Mostly notably, however, in early 1942 — responding to pressures from British Columbia — the Canadian government ordered 20,000 Japanese Canadians removed from the Pacific Coast and moved to interior internment camps. This occurred despite the fact that the policy was decried by senior military and police officials and was widely condemned in eastern Canada. None of the internees was ever charged with disloyalty.37 As the war progressed many of the internees — who lost most of their property — were moved further east. Several of these families were sent to camps in Forest and Glencoe and were often seen to work in fields in and around Warwick. In the spring of 1943 one area farmer opted to “engage Japanese labor.” A telling report explained that
A Japanese family, including husband, wife and three children arrived at the… farm recently and took up residence in a house on the farm. The husband, it is reported was born in Japan but is said to be a naturalized resident of Canada. Prior to the war with Japan he and his brother operated a shipbuilding yard near the municipal airport at Vancouver. With the removal of Jap families from the coastal area he and his family had to leave the area.38
Of course at home or abroad there were continual reminders of the toll that war took. In March 1943, the citizens of Watford received word “that Raymond Taylor, former High School instructor, who has been overseas as an observer in the RCAF [Royal Canadian Air Force], is reported ‘missing in air operations’.” As the Guide-Advocate explained “An interesting letter of his experiences on recent bombing raids was received just this week by one of his former students.”39
The number of casualties directly affecting the Warwick area rose dramatically once the Allies launched their massive amphibious invasion of France in June 1944. A week after this unprecedented assault on Hilter’s “Fortress Europe,” word came to Watford that Francis Bowie had been seriously injured in the leg by a bomb fragment. It was explained that “Francis is the first Watford casualty reported from the Normandy beachheads of a week ago, and with many Watford boys in the same unit and with the hard fighting the Canadians have endured, many more such ominous notices are anticipated.”40 In August 1944, word reached Donelda Powell Phair and her young daughter Mary Ann that their husband and father, Lieutenant Ernie Phair, had “been reported missing in action in France on August 2nd.” Word would later come that Phair had been killed in action. Other families received grim, but less tragic news. Doris Moffatt McCormick learned that her husband Sergeant Alex McCormick “was seriously wounded and amputation of his left fore-leg had been necessitated.”41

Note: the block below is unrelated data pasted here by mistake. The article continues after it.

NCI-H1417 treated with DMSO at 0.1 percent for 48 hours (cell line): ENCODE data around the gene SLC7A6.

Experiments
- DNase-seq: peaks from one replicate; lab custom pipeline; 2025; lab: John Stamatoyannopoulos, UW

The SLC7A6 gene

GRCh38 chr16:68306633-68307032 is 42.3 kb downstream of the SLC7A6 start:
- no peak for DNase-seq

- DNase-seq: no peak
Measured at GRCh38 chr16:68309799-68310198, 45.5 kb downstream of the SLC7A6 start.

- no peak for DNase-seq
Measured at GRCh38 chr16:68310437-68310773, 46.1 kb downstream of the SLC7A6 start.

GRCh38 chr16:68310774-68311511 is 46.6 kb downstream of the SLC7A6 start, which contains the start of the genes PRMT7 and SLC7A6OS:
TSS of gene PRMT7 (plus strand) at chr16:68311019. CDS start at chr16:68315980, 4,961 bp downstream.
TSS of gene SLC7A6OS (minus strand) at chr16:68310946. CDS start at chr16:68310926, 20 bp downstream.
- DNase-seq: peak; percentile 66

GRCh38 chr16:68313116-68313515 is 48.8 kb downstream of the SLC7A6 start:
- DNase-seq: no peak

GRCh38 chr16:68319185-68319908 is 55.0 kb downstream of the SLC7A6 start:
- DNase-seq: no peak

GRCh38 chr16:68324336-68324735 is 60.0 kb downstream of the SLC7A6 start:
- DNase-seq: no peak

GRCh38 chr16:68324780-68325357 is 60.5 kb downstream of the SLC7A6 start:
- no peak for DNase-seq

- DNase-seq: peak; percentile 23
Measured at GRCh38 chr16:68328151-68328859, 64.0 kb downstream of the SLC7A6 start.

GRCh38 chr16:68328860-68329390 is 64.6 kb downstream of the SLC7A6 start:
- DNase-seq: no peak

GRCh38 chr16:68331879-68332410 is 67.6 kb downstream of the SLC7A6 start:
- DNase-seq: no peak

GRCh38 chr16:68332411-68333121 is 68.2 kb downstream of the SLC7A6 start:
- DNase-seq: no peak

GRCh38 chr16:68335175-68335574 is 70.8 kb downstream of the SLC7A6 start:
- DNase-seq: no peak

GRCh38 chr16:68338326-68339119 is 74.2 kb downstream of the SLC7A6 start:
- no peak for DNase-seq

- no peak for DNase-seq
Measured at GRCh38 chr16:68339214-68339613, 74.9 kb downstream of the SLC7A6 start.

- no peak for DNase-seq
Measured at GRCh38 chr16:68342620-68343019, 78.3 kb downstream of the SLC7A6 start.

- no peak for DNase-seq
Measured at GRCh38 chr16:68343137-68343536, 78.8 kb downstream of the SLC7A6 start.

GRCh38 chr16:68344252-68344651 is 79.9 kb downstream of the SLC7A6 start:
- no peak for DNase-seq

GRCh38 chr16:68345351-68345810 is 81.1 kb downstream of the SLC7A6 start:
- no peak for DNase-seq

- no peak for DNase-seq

Many families had a direct connection to the war in Europe with letters coming from loved ones serving overseas. The local “Girls’ Patriotic Club” sent parcels to those serving in Europe and received letters of thanks. Writing from her posting in England Connie Trenouth wrote:
Your lovely parcel arrived this week and you’ll never know how much all was appreciated. For one thing… I was down to my very last bit of lipstick: And that Revlon is such a nice shade. Thank you all so much. Putting the picture in was a marvellous idea. I have looked at it so many times and thought how very good it was to see the familiar faces. P.S.: a lot of comments were passed about the good looking girls back there! Life here goes on quite as usual as far as work is concerned. The weather is perfect. I’m wondering what your March is like back there. We have taken to walking home through Hyde Park these evenings — they are full of bright spring flowers now and all the street vendors are selling daffodils, tulips, narcissi and violets. There is certainly no place like England in the Spring! Of course that doesn’t include Canada! Best wishes to all of you — and thanks again.42
Writing to thank the Watford Rotary Club in August 1944, Bob Rawlings wrote: